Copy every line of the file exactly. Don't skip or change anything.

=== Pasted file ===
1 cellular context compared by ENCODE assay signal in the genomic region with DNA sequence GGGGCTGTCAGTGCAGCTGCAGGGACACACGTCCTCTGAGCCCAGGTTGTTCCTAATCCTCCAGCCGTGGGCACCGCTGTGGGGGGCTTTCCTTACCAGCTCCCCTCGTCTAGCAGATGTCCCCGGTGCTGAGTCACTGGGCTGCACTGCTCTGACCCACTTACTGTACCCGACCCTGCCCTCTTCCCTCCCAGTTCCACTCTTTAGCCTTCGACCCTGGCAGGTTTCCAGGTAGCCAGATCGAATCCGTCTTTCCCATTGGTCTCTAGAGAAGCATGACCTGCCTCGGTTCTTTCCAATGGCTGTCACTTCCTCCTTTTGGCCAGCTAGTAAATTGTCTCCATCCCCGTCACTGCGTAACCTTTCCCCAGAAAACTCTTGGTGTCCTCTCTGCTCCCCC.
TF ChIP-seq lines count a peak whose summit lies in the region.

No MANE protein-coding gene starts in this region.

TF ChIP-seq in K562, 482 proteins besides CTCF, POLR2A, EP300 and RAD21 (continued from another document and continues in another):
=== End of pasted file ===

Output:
1 cellular context compared by ENCODE assay signal in the genomic region with DNA sequence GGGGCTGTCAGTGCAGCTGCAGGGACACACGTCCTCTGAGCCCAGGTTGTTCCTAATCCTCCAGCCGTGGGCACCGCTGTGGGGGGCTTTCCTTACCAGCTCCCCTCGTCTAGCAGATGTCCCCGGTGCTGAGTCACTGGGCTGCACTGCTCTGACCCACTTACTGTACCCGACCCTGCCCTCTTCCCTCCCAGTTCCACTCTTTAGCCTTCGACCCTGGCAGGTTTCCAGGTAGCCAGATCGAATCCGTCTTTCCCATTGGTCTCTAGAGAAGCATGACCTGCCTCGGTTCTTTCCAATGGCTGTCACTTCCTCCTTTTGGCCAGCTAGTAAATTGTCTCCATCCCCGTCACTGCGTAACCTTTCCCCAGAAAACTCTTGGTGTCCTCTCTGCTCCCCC.
TF ChIP-seq lines count a peak whose summit lies in the region.

No MANE protein-coding gene starts in this region.

TF ChIP-seq in K562, 482 proteins besides CTCF, POLR2A, EP300 and RAD21 (continued from another document and continues in another):